While later versions of Windows have a where command, you can also do this with Windows XP by using the environment variable modifiers, as follows:

c:\> for %i in (cmd.exe) do @echo.   %~$PATH:i

c:\> for %i in (python.exe) do @echo.   %~$PATH:i

You don't need any extra tools and it's not limited to PATH since you can substitute any environment variable (in the path format, of course) that you wish to use.

And, if you want one that can handle all the extensions in PATHEXT (as Windows itself does), this one does the trick:

@echo off
setlocal enableextensions enabledelayedexpansion

:: Needs an argument.

if "x%1"=="x" (
    echo Usage: which ^<progName^>
    goto :end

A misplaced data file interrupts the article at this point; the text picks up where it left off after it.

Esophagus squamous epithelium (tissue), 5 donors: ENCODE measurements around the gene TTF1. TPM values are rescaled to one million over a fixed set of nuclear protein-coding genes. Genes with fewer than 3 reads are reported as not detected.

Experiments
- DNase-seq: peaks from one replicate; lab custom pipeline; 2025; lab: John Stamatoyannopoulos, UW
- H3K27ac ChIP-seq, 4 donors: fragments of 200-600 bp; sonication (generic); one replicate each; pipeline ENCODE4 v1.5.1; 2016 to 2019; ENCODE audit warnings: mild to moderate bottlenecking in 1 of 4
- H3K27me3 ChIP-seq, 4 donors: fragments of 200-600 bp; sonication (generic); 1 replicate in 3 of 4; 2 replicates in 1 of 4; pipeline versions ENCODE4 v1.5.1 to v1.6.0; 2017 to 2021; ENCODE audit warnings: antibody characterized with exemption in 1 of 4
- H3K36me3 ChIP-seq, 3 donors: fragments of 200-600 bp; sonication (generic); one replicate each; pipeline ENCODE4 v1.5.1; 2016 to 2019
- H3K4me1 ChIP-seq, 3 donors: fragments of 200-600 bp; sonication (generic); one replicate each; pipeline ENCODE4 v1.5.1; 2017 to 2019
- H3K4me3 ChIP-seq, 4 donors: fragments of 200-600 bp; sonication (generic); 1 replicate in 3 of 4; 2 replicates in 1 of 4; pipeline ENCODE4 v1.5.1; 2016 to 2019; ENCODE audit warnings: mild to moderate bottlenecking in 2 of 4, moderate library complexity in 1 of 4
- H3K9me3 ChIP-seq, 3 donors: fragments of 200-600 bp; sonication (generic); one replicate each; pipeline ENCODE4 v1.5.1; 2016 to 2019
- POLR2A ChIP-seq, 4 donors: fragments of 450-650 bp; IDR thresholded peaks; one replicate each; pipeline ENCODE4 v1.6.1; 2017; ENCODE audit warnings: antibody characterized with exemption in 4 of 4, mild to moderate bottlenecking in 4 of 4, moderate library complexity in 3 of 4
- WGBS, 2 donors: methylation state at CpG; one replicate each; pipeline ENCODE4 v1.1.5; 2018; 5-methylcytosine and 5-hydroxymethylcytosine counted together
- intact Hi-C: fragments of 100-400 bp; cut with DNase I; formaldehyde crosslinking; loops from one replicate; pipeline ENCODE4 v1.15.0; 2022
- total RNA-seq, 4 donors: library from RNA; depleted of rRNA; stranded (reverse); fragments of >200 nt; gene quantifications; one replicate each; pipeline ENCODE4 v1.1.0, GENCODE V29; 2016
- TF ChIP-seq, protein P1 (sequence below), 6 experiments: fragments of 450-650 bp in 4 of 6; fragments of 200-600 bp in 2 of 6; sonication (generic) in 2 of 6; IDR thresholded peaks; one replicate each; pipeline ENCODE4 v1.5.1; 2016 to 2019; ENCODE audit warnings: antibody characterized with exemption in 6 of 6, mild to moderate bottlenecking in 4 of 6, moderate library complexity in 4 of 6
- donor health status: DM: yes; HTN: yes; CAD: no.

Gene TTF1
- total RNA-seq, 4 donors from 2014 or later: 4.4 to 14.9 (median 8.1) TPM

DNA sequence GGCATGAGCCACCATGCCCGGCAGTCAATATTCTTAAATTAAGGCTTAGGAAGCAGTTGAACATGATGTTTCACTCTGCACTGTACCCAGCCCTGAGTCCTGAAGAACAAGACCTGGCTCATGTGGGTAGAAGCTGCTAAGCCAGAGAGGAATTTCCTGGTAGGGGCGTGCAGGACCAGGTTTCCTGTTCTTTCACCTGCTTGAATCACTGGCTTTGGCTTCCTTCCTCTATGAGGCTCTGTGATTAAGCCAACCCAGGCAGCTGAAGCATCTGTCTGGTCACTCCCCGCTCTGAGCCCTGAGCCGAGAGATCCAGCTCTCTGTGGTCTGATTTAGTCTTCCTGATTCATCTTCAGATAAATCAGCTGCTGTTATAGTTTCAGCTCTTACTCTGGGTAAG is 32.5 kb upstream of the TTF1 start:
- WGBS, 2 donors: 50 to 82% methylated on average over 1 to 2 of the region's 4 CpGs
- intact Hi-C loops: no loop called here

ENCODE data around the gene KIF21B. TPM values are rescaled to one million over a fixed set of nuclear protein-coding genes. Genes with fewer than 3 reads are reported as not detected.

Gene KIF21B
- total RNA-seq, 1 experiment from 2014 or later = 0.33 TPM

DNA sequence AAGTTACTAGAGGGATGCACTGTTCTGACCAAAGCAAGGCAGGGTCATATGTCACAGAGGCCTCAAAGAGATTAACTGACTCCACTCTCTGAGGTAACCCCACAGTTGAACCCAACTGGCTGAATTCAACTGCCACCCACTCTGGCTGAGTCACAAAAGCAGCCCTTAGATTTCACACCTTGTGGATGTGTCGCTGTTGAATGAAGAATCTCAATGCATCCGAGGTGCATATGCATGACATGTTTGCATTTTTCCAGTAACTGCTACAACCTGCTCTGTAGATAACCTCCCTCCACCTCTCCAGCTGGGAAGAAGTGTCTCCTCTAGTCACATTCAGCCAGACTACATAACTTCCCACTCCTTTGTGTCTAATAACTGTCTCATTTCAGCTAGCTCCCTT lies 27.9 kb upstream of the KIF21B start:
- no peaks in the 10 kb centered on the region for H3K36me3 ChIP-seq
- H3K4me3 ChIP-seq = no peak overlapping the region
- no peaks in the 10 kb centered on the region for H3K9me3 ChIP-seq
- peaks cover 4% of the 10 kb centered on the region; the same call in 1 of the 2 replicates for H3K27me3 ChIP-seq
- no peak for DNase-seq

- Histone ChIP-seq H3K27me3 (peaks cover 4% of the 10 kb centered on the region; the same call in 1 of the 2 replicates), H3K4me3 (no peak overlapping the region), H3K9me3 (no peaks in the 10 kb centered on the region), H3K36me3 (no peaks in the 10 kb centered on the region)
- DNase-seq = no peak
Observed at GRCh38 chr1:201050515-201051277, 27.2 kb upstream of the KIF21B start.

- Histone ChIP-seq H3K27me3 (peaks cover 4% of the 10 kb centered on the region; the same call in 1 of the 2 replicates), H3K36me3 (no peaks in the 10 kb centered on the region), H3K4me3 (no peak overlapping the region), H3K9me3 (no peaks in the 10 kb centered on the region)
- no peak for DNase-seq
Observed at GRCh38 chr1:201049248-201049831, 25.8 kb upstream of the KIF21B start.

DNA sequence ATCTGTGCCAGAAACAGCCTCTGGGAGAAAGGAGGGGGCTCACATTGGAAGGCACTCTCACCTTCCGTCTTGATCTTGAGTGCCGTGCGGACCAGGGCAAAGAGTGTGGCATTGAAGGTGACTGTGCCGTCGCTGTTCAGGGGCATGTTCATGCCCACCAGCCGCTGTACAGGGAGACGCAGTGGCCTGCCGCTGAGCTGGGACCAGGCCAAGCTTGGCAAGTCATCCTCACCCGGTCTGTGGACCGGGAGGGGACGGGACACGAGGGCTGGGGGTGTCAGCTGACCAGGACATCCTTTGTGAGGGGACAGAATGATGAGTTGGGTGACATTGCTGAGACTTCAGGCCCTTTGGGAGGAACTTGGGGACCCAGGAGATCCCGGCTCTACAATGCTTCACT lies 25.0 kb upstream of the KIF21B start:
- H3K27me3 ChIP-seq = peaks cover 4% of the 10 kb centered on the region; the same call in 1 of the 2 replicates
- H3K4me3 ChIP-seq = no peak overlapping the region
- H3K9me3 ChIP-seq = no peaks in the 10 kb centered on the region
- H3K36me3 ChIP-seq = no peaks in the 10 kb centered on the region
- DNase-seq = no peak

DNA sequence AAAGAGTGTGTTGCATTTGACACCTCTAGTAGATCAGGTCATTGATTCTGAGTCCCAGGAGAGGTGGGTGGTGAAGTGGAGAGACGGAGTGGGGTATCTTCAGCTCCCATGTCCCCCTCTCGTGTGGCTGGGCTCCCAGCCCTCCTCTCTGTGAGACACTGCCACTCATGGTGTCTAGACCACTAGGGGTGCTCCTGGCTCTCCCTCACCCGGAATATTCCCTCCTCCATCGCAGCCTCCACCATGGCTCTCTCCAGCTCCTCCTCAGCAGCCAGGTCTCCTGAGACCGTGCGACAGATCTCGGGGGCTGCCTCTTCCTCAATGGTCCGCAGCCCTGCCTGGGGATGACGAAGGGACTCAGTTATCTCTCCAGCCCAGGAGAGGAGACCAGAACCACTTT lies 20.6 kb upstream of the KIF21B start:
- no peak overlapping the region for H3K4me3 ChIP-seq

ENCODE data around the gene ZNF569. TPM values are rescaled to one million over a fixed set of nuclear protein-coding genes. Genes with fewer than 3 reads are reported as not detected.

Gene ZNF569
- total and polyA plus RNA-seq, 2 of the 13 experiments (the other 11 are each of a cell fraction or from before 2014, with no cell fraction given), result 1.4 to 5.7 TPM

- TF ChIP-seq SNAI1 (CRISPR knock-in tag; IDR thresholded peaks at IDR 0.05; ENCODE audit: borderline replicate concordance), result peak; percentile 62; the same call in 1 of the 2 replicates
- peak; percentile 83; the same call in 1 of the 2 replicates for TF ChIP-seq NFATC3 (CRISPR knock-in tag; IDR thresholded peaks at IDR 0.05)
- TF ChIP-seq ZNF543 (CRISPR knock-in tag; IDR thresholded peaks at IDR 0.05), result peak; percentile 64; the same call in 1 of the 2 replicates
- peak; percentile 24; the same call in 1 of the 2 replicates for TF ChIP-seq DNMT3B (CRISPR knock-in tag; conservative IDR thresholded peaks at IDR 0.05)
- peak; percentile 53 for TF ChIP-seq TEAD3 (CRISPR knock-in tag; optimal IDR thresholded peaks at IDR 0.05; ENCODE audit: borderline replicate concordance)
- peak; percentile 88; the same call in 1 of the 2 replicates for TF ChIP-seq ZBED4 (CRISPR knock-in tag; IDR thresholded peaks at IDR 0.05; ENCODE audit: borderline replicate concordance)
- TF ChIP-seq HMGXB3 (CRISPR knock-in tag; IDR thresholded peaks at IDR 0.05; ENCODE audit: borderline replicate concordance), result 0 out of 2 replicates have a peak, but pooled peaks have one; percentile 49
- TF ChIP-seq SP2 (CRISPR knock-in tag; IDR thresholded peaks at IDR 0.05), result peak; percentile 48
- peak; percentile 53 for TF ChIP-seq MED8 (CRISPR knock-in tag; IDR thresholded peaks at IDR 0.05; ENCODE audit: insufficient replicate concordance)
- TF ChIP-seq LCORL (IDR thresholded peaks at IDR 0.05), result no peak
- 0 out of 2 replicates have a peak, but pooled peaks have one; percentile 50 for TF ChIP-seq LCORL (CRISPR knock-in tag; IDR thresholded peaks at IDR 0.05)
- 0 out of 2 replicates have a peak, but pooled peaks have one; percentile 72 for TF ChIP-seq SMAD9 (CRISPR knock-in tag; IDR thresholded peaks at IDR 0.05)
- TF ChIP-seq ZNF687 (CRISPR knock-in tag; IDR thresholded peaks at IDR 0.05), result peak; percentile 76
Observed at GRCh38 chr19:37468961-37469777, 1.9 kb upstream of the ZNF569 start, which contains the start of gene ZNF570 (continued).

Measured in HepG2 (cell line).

:: First try the unadorned filenmame.

set fullspec=
call :find_it %1

:: Then try all adorned filenames in order.

set mypathext=!pathext!
    :: Stop if found or out of extensions.

    if "x!mypathext!"=="x" goto :loop1end

    :: Get the next extension and try it.

    for /f "delims=;" %%j in ("!mypathext!") do set myext=%%j
    call :find_it %1!myext!

:: Remove the extension (not overly efficient but it works).

    if not "x!myext!"=="x" (
        set myext=!myext:~1!
        set mypathext=!mypathext:~1!
        goto :loop2
    if not "x!mypathext!"=="x" set mypathext=!mypathext:~1!

    goto :loop1

goto :eof

:: Function to find and print a file in the path.

    for %%i in (%1) do set fullspec=%%~$PATH:i
    if not "x!fullspec!"=="x" @echo.   !fullspec!
    goto :eof

It actually returns all possibilities but you can tweak it quite easily for specific search rules.

@Michael Ratanapintha 2009-01-01 03:27:10

Hey, I wish I had learned that! Too bad it doesn't work with MS-DOS or Win9x (that is, with (Raymond Chen has a more "elaborate" version you can turn into a batch file: )

@paxdiablo 2009-04-09 05:41:33